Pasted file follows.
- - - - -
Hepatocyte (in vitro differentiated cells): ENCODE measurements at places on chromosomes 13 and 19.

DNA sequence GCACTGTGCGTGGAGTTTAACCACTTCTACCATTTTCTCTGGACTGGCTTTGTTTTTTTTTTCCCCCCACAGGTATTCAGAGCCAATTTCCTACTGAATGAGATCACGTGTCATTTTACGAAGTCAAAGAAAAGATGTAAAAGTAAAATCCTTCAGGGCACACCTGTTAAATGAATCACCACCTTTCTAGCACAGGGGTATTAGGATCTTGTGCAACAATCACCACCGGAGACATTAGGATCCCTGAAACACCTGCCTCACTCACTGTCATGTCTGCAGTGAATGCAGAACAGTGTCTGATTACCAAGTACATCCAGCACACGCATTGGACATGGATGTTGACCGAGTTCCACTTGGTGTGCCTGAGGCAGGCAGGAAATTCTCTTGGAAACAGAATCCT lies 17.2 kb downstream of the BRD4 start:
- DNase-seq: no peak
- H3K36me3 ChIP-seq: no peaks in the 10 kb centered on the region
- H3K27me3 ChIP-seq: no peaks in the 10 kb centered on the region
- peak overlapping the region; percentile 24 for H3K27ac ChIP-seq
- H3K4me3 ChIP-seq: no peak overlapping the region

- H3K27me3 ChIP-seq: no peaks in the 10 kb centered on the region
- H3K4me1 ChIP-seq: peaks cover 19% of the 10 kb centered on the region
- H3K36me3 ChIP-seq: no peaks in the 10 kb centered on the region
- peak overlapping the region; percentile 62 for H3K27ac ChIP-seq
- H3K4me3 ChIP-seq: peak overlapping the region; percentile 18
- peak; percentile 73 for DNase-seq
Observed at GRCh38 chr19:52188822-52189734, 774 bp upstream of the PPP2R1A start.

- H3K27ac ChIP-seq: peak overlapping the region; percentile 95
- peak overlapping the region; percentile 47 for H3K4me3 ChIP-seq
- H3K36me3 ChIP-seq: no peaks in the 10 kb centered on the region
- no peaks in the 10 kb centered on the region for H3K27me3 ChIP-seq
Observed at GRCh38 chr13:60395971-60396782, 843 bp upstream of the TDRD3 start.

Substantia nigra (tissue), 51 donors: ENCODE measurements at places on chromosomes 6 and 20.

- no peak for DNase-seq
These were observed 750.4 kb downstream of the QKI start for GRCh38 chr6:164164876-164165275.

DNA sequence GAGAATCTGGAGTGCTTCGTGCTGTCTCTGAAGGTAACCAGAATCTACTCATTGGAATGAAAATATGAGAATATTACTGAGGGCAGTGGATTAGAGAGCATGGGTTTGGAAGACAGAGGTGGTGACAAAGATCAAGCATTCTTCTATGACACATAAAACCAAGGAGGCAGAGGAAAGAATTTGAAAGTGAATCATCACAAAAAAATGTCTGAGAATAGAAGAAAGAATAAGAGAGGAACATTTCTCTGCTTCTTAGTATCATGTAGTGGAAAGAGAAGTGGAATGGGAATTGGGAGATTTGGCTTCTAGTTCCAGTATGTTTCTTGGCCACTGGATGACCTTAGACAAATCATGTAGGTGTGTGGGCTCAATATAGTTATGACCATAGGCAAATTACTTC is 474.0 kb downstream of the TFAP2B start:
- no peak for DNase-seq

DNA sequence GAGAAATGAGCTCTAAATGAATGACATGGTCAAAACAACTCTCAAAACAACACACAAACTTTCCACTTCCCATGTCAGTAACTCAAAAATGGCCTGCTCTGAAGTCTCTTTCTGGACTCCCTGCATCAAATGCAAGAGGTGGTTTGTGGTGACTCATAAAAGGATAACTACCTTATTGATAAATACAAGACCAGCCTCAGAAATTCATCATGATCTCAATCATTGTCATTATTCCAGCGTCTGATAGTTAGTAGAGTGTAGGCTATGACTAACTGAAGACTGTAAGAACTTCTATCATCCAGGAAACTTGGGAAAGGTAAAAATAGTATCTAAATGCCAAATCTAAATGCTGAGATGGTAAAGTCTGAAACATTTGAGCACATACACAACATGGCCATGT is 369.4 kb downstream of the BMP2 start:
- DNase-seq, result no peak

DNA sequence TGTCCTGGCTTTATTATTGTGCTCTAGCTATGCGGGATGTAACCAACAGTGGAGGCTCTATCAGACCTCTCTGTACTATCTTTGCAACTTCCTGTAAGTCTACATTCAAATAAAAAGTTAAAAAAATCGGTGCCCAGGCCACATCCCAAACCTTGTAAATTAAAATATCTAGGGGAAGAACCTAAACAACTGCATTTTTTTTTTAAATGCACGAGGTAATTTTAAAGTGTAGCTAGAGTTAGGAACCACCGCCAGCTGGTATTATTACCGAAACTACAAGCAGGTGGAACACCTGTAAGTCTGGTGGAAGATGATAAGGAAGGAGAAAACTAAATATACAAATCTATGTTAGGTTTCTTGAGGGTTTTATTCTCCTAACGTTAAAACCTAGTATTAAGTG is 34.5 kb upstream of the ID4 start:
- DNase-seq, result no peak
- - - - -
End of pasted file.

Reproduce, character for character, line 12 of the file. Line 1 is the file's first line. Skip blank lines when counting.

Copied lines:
- H3K4me3 ChIP-seq: peak overlapping the region; percentile 18